To find the previous three studies, search for Failure inside this
The data for this comes from:
which I have been maintaining.
First, the meaningless bargraph.
1 # #
1 # # #
1 # ### #
1 # ### #
1 # ### # #
1 ##### # #
1 ####### # #
1 ####### # # #
1 ######### ## ## ## # #
1 ########## ## ### # ## ##### # ### #
1 ################## #### ####### ### ### #
This tracks the number of roguelikes by last release date. The first
column has a # for every roguelike released in the last month. I have
omitted the last column which would have all the roguelikes over 42
months old or without known release dates. There are now 35 such
roguelikes being tracked.
The peaks at 4, 16, and 28 month marks are due to the 7DRL contests.
There is no peak for the October contest, I think, because most of the
successful contestents continued to provide bug fixes that spread
their releases out over time.
Next, we will look at the cumaltive totals for the last year.
Numbers: (July, 2007)
Month # Total Percent
1 10 10 6%
2 6 16 10%
3 9 25 15%
4 11 36 22%
5 9 45 28%
6 5 50 31%
7 5 55 34%
8 3 58 36%
9 3 61 37%
10 2 63 39%
11 1 64 39%
12 2 66 40%
Rest 97 163 100%
Copying from the last two year's reports and reconstructing the 2004
Numbers: (July, 2006)
Month # Total Percent
1 9 9 7%
2 3 12 9%
3 3 15 12%
4 11 26 20%
5 5 31 24%
6 1 32 25%
7 2 34 26%
8 3 37 29%
9 1 38 29%
10 3 41 32%
11 4 45 35%
12 2 47 36%
Rest 81 128 100%
Numbers: (July, 2005)
Month # Total Percent
1 15 15 15%
2 3 18 17%
3 10 28 27%
4 12 40 39%
5 2 42 42%
6 1 43 42%
7 5 48 47%
8 2 50 49%
9 3 53 51%
10 2 55 53%
11 3 58 56%
12 2 60 58%
Rest 43 103 100%
Numbers: (July, 2004)
Month # Total Percent
1 6 6 10%
2 5 11 19%
3 2 13 22%
4 3 16 27%
5 0 16 27%
6 0 16 27%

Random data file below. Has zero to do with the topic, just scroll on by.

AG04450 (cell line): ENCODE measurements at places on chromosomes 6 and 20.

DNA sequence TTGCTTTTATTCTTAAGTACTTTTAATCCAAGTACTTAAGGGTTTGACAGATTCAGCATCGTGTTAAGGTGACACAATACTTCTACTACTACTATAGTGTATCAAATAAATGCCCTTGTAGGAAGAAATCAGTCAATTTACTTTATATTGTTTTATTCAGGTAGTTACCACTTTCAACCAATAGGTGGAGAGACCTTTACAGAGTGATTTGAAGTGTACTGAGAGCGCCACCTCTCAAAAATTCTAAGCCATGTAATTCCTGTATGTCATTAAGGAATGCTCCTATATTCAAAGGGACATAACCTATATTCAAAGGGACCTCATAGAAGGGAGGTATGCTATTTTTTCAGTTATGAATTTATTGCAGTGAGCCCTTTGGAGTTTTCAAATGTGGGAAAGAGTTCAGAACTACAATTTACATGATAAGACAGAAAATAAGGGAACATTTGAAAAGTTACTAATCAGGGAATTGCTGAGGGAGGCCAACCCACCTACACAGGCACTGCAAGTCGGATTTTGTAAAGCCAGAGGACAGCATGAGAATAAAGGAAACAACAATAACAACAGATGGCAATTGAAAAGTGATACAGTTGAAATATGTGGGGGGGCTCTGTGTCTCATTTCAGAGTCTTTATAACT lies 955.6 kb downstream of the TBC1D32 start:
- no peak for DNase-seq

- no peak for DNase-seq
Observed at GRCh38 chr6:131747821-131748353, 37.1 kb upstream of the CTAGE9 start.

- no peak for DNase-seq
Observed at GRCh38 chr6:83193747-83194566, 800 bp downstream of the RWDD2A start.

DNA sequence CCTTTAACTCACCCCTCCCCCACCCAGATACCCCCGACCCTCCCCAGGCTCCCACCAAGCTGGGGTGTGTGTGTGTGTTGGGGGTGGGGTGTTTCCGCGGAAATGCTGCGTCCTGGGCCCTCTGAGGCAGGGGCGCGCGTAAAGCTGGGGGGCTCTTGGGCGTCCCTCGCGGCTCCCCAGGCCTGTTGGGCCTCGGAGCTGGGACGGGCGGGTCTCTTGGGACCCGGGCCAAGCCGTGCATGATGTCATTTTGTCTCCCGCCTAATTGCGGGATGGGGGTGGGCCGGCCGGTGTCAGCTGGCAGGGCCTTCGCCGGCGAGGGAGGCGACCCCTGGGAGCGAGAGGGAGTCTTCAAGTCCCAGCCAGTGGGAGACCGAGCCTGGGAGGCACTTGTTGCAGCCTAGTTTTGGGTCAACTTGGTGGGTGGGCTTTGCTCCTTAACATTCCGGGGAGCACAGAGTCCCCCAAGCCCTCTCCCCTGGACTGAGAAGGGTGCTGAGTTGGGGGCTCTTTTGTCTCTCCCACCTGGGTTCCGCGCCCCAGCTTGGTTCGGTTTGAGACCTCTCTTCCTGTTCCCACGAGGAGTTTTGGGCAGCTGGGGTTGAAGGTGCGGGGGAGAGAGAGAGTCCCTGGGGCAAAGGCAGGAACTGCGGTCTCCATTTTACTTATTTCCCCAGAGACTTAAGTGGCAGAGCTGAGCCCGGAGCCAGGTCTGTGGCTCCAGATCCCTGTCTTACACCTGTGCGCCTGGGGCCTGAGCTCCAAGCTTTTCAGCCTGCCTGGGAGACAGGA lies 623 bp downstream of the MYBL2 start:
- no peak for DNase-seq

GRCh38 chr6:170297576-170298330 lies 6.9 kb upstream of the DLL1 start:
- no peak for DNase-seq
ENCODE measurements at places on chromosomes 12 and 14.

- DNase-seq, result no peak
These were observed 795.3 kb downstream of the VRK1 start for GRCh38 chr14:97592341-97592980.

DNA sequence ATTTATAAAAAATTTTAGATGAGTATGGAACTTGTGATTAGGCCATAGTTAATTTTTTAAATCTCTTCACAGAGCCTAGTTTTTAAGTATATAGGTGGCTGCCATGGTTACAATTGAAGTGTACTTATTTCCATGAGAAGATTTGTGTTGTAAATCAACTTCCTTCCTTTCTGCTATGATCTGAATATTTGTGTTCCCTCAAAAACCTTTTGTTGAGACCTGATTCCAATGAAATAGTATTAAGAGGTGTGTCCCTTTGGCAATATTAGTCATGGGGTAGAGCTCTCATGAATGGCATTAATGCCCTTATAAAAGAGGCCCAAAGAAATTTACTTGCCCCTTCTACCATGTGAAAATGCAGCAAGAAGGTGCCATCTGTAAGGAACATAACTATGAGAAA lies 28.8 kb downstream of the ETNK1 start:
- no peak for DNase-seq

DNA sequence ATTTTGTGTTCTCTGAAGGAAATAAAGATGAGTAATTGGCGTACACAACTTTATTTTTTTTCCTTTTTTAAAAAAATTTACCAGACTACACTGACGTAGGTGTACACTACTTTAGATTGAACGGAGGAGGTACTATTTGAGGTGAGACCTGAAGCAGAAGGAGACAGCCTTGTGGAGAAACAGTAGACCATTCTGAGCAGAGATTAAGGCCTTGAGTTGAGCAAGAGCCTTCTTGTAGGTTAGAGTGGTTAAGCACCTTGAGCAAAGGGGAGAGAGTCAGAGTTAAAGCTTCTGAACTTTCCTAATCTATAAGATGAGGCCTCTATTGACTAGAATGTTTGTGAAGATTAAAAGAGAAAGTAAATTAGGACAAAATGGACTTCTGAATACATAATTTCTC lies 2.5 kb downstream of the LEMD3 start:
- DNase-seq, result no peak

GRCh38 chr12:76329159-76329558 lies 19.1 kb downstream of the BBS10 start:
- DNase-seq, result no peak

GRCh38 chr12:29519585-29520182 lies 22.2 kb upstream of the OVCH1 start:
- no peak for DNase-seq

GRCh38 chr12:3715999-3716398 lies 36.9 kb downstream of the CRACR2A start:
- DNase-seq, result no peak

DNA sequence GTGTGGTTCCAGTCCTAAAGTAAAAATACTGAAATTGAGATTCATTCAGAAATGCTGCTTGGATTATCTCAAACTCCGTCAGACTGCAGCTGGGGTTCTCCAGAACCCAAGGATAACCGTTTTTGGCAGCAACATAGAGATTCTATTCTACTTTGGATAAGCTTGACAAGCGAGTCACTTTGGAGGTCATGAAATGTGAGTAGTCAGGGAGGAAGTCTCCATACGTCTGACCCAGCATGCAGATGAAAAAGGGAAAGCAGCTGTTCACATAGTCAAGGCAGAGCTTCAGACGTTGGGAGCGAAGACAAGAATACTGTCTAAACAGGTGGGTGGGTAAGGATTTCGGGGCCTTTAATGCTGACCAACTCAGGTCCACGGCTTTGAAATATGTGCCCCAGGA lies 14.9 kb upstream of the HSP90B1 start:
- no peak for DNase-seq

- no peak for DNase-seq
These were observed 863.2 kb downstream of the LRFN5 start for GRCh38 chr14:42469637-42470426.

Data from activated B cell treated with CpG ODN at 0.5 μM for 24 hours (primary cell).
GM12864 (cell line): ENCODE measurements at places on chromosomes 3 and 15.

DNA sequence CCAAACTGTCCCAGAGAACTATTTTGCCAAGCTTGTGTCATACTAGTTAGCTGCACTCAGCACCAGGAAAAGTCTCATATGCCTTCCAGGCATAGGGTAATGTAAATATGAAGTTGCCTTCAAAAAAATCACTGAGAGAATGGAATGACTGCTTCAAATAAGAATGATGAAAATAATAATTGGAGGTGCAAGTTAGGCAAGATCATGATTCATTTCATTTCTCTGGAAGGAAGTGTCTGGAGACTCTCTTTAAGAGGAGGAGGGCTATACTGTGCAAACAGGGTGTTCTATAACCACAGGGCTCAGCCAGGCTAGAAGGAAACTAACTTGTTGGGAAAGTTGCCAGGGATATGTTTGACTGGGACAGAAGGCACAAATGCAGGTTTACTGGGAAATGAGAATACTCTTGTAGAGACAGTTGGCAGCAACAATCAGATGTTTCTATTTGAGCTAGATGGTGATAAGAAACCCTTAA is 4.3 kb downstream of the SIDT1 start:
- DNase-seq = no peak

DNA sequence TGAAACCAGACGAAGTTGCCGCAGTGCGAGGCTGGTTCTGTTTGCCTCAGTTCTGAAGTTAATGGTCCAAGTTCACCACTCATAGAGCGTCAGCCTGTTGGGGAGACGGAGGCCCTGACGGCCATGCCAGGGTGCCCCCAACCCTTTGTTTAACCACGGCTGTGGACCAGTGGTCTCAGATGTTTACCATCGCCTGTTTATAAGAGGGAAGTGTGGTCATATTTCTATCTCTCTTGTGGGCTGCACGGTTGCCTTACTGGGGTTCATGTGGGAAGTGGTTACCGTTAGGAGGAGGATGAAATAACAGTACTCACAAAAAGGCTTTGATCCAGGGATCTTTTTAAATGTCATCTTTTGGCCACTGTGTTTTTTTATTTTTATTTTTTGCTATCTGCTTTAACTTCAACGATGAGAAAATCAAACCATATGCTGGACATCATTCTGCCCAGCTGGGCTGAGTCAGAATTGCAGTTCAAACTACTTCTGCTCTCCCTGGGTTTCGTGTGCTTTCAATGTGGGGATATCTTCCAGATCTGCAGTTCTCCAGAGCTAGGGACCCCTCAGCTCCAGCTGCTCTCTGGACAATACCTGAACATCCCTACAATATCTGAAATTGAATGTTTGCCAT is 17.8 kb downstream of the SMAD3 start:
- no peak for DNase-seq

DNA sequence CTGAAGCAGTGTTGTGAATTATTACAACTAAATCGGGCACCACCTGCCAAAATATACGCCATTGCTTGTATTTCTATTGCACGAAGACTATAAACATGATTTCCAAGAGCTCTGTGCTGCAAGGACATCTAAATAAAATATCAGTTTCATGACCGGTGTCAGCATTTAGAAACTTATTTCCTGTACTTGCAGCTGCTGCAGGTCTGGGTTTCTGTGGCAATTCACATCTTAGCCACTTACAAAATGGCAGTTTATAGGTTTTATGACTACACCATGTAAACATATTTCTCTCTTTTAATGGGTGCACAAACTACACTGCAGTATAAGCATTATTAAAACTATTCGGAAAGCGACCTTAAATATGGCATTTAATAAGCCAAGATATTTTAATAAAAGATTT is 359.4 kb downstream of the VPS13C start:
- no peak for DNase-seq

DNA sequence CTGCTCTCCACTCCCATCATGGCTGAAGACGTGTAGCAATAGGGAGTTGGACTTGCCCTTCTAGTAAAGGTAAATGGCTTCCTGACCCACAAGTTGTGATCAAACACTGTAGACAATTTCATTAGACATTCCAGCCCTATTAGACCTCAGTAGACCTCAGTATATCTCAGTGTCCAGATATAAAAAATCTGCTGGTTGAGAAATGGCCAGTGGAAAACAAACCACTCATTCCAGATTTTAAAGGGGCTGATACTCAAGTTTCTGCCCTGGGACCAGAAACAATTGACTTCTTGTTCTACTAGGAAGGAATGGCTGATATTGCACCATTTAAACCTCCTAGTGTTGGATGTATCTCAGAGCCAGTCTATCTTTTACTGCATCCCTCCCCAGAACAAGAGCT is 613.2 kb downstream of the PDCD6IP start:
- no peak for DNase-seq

7 4 20 34%
8 0 20 34%
9 0 20 34%
10 1 21 36%
11 2 23 39%
12 2 25 42%
Rest 24 59 100%
The original metric I measured, Percent Actively Developing
Roguelikes, is rather suspicious as with the natural birth/death cycle
one expects this to go to zero with a steady production of roguelikes.
I am still keeping it in the table for completeness. Interestingly,
it is still not tending to zero - showing roguelikes are still in a
growing curve from the year-zero when I built the original data.
More interesting is the absolute number of touched roguelikes. It
seems last year's low number was a bit of an anomoly as things have
perked up this year with 66 roguelikes being updated in the last year.
This chart shows the number roguelikes touched in the last 6 months,
12 months, and the percentage the six month number comprises of the
total number of roguelikes being tracked.
Year 6 12 % Total New
2004 16 25 27% 59 -
2005 43 60 42% 103 +44
2006 32 47 36% 128 +25
2007 50 66 40% 163 +35
By these numbers, it has been a great year for roguelikes. We have
seen the % active jump up to 40%. This is not just due to new
roguelike creation, but is also due to a lot of roguelikes surfacing
from the bottom of the list. After the first year, I had commented
that roguelikes have a slower development cycle than people give them
credit for. This is underlined once more as we see the tenacity of
The absolute numbers are equally impressive - 66 projects saw another
point release in the last year. Of those, an astounding 50 were last
updated in the last six months.
What's kind of interesting to me is the effect winter and summer have
> The absolute numbers are equally impressive - 66 projects saw another
> point release in the last year. Of those, an astounding 50 were last
> updated in the last six months.
in reply to my post
"If the roguelike genre is 'more alive than ever', why is community
traffic in forums and so on so dismally slow?
It seems like the activity level of rl developers is disproportionate
to the number of people actually who actually still play them"
What do you think? I think sometimes I am overoptimistic about this
genre... but in my opinion, if there is a good stream of development,
it is very likely the players base will grow.
This is however impossible if we dont have players promoting our
games, a task all developers must also do.
Also, I reckon some people here don't care about popularity or the